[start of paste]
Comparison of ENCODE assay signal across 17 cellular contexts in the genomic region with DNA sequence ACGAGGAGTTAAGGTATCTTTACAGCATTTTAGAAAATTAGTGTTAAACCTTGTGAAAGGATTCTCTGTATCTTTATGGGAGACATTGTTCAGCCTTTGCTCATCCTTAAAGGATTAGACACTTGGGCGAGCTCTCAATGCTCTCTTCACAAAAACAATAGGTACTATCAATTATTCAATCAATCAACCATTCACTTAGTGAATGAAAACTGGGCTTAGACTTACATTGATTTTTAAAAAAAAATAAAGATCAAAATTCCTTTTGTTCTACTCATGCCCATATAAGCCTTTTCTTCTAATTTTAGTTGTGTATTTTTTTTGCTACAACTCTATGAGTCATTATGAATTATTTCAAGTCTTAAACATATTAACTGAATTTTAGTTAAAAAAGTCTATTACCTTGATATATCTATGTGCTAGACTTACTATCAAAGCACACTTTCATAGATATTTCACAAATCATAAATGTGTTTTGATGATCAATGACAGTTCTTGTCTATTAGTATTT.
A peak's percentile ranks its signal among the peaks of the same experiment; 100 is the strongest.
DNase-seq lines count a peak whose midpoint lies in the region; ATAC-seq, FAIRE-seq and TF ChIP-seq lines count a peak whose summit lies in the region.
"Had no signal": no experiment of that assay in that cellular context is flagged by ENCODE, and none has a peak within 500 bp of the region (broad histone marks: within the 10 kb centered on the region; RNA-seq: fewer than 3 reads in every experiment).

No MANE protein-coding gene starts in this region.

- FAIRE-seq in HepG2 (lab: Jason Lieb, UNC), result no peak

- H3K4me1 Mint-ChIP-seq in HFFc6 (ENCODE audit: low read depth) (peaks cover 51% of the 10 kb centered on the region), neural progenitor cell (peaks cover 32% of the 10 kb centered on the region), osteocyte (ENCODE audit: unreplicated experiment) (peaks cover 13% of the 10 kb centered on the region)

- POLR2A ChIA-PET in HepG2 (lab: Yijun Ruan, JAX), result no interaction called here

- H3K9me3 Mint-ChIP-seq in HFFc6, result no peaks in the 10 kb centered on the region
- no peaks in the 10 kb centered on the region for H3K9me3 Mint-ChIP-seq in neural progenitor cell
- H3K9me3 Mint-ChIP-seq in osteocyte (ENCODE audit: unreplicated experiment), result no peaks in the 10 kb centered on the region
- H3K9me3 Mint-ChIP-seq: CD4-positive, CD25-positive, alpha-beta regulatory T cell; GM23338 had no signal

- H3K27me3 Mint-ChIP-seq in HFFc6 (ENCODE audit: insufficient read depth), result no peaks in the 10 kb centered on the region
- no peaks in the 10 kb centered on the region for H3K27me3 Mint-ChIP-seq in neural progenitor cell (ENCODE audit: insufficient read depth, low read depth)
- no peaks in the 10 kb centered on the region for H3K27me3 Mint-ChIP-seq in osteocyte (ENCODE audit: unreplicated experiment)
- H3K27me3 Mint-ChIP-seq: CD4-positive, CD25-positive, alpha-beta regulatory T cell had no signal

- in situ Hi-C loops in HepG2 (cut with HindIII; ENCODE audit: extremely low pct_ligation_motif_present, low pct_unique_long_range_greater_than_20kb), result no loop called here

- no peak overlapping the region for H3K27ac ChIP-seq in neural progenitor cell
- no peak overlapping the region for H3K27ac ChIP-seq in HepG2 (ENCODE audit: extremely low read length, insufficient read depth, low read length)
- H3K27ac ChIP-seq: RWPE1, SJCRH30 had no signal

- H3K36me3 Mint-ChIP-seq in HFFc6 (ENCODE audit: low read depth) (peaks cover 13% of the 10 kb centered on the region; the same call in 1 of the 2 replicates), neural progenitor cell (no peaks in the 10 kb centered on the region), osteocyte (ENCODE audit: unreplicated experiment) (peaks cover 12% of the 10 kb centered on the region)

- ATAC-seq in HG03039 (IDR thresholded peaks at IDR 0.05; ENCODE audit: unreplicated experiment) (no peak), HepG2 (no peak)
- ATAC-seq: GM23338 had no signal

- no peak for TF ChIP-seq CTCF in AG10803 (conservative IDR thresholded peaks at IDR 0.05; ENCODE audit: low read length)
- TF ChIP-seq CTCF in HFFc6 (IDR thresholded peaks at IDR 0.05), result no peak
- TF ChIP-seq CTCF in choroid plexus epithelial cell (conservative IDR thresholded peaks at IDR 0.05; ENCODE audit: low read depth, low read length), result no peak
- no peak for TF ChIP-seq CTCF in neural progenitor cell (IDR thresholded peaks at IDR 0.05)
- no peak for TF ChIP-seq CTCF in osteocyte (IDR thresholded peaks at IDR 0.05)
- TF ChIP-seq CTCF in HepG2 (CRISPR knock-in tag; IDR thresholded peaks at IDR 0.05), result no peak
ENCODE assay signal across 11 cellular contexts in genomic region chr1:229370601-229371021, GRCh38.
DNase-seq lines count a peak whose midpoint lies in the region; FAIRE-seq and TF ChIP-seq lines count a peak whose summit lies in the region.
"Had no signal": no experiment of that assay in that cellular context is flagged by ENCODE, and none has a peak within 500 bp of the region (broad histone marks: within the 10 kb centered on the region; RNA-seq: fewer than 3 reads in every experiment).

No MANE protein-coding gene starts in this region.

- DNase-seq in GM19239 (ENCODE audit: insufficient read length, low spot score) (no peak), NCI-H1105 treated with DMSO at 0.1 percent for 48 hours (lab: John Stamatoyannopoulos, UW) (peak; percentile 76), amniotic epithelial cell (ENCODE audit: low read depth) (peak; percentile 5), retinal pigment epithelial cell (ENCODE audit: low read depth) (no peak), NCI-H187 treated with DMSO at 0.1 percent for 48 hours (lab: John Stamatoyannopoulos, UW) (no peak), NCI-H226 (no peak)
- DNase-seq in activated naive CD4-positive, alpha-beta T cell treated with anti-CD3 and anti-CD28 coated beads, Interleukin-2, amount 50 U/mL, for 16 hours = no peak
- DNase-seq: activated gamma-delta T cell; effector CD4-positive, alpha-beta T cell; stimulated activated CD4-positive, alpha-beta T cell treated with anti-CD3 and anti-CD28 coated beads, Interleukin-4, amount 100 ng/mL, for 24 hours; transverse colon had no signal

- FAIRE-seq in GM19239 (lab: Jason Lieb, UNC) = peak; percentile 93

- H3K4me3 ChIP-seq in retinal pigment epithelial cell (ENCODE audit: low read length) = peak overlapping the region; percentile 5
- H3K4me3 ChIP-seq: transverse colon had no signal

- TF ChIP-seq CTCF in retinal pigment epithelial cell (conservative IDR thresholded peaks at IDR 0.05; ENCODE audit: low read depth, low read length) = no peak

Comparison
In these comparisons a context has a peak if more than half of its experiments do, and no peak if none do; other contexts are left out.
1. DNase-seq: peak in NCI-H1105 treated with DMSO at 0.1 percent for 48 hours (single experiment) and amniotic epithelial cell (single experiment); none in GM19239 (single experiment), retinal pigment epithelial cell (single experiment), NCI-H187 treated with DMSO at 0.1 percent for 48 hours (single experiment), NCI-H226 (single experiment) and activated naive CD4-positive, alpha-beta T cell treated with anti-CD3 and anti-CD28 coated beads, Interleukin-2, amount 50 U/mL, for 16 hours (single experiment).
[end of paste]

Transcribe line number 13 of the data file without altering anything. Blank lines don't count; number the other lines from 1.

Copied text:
- H3K27me3 Mint-ChIP-seq in HFFc6 (ENCODE audit: insufficient read depth), result no peaks in the 10 kb centered on the region